Latest News


Festivals Tours





Tshechu is a religious festival meaning "tenth day" held annually in various temples, monasteries and dzongs throughout the country. The Tshechu is a religious event celebrated on tenth day of a month of the lunar calendar corresponding to the birthday of Guru Rimpoche (Guru Padmasambhava). However the exact month of the Tshechu varies from place to place and temple to temple.
Tshechus are grand events where entire communities come together to witness religious mask dances, receive blessings and socialize. . In addition to the mask dances tshechus also include colorful Bhutanese dances and other forms of entertainment.
It is believed that everyone must attend a Tshechu and witness the mask dances at least once to in order to receive blessings and wash away their sins. Every mask dance performed during a Tshechu has a special meaning or a story behind it and many are based on stories and incidents from as long ago as the 8th century, during the life of Guru Padmasambhava. In monasteries the mask dances are performed by monks and in remote villages they are performed jointly by monks and village men.
Two of the most popular Tshechus in the country are the Paro and Thimphu Tshechus in terms of participation and audience. Besides the locals many tourists from across the world are attracted to these unique, colorful and exciting displays of traditional culture.

Paro Tshechu
The Tsehchu is considered a major attraction and people travel from neighboring districts to participate in the festivity. Early in the morning on the last day of the celebration the monks display a gigantic thangkha (embroidered painting) , the Guru Throngdel, inside the dzong. Thongdrols are esp...

Thimphu Tshechu
When it was initiated by the 4th Desi, Gyalse Tenzin Rabgay in 1867 the Tshechu consisted of only a few dances being performed strictly by monks. These were the Zhana chham and the Zhana Nga chham (Dances of the 21 Black Hats), Durdag (Dance of the Lords of the Cremation Ground), and the Tung...

Thimphu Dromchoe
Besides the annual three day Tshechu, Thimphu also celebrates a one day festival known as the Thimphu Dromchoe. The day long festival dates back to the 17th century. It was first introduced by Kuenga Gyeltshen in 1710...

Dochula Druk Wangyel Festival
Druk Wangyel Festival is an annual festival held on December 13th at the Druk Wangyal Lhakhang Festival Ground located at Dochula Pass around 22km from the capital city Thimphu. Dochula Pass is one of the most scenic locations in the entire kingdom, offering a stunning panoramic view of the Himala...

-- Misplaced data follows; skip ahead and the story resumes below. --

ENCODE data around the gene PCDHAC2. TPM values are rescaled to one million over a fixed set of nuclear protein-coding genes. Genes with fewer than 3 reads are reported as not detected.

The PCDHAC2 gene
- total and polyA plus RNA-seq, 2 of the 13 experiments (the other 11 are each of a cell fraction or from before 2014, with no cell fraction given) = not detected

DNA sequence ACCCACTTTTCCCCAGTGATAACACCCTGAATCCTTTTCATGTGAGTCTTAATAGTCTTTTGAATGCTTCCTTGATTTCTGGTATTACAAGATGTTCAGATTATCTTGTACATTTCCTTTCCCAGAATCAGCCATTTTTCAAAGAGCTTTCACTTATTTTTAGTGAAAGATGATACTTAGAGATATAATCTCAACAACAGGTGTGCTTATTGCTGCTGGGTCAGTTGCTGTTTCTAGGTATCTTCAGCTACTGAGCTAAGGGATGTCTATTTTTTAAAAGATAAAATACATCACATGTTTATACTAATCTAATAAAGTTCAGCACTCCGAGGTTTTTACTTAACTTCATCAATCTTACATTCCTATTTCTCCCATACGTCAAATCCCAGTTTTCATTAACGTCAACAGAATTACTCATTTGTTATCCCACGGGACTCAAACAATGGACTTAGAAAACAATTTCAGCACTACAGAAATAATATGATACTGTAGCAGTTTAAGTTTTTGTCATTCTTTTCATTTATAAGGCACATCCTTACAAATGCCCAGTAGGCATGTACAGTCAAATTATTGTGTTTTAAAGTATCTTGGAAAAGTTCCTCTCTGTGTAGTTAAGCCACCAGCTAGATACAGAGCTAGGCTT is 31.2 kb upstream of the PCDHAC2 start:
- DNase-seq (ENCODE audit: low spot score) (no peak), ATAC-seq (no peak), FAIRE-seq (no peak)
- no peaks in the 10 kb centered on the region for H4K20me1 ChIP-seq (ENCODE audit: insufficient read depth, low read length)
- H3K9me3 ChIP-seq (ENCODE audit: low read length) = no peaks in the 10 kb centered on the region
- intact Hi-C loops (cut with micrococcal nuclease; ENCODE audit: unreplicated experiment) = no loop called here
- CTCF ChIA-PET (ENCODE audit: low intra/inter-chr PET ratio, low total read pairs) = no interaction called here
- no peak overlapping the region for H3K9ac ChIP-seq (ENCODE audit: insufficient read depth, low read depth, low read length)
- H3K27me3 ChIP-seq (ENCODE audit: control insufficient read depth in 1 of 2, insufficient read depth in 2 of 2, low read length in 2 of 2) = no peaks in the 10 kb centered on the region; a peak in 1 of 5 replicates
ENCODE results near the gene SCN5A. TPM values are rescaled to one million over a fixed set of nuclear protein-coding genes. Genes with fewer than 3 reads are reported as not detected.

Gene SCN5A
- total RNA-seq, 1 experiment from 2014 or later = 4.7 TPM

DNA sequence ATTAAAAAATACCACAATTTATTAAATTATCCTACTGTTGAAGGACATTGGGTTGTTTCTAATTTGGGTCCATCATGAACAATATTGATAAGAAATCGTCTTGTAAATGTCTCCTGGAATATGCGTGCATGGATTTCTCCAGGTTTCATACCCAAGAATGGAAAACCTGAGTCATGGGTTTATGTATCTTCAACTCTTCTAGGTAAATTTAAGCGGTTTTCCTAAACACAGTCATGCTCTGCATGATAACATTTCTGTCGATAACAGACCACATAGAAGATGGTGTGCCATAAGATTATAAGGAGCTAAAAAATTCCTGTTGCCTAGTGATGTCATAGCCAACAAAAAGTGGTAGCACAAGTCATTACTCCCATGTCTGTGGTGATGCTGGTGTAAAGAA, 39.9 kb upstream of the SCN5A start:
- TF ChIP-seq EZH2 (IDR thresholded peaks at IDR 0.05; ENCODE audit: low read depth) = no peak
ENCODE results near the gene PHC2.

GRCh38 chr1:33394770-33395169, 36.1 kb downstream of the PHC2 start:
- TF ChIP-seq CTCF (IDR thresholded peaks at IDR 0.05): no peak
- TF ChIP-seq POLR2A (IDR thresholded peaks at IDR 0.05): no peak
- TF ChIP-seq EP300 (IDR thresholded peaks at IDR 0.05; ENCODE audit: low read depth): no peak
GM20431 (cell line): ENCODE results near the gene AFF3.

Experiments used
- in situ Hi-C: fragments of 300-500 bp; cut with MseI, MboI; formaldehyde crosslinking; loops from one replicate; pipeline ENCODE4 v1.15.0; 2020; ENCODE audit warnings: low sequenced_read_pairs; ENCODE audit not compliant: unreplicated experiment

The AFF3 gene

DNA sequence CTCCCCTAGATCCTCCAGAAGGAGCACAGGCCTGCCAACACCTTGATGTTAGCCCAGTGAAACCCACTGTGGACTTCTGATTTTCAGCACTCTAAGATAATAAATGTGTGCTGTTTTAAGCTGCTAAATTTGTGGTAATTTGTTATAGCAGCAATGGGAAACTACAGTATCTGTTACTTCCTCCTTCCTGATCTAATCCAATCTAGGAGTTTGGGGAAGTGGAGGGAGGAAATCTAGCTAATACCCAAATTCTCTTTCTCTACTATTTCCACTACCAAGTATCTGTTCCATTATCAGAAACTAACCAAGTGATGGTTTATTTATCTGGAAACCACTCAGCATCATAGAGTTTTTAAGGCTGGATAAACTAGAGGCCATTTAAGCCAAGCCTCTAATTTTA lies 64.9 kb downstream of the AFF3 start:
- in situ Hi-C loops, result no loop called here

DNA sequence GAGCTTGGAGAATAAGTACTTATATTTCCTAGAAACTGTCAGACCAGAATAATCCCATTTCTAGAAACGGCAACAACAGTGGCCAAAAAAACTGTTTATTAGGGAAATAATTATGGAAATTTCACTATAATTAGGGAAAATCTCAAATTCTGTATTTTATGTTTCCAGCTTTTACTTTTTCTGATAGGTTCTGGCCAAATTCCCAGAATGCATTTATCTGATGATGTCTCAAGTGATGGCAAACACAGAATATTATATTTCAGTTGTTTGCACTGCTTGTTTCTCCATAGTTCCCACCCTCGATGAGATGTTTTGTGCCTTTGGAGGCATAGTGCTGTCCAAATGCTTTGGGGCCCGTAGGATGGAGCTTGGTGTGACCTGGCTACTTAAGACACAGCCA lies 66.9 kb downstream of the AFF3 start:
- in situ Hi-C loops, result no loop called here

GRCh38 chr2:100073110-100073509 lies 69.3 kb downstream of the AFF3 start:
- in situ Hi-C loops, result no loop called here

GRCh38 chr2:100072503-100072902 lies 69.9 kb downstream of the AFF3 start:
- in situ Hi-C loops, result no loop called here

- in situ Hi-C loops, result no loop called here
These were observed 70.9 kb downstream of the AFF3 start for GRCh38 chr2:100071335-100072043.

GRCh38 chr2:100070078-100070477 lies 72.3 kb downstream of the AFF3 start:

Punakha Tshechu and Drubchen
Zhabdrung Ngawang Namgyal is known as the unifier of Bhutan as a nation state and he was the one who gave Bhutan and its people the distinct cultural identity that identified Bhutan from the rest of the world. During 17th century Bhutan was invaded several times by Tibetan forces seeking to...

Wangduephodrang Tshechu
The annual Wangduephodrang Tshechu was introduced by Zhabdrung Ngawang Namgyal after the completion of the dzong. The three-day annual Tshechu is attended by people from Punakha and Thimphu and provides the people with an occasion for merrymaking and revelry. The Tshechu is known for the Raksha Ma...

Takin Festival
The festival is set in Gasa Dzongkhag within Jigme Dorji National Park, the second largest national preserve in the country. The park encompasses areas that are rich in temperate biodiversity and medicinal plants. This picturesque area offers spectacular views of awe-inspiring natural beauty where...

The Black-necked Crane Festival
The annual black-necked crane festival is organized to generate awareness and understanding on the importance of conserving the endangered Black-necked cranes; to strengthen the linkages between conservation, economic welfare and sustainable livelihoods of the community; provide an ave...

Haa Summer Festival
It provides unparalleled insight into the lives and traditions of Bhutan's nomadic herders. Immerse yourself in this one of a kind experience by playing the local sports, sampling the delicious home-cooked cuisine and enjoying traditional songs and dances all while imbibing the heady local l...

Jambay Lhakhang Festival
Jambay Lhakhang is one of the oldest temples in the kingdom. It was founded by, Songtsen Gampo, a Tibetan King in the 7th century AD. The king was destined to build 108 temples known as Thadhul- Yangdhul (temples on and across the border) in a day to subdue the demoness that was residin...

Jomolhari Mountain Festival
The festival celebrates the culture of the communities living in close proximity to endangered snow leopards. "A community based initiative for the conservation of snow leopards"...

Nomad Festival
This annual gathering of Bhutan's nomadic highlanders brings together the herders of the northeastern and northwestern Himalayan frontiers in an unforgettable celebration of their unique culture and traditions...

Sakteng Festival
Sakten valley is situated in eastern Bhutan under Trashigang Dzongkhag at an altitude of 3000 meters. It is inhabited by a semi-nomadic people known as the Brokpas...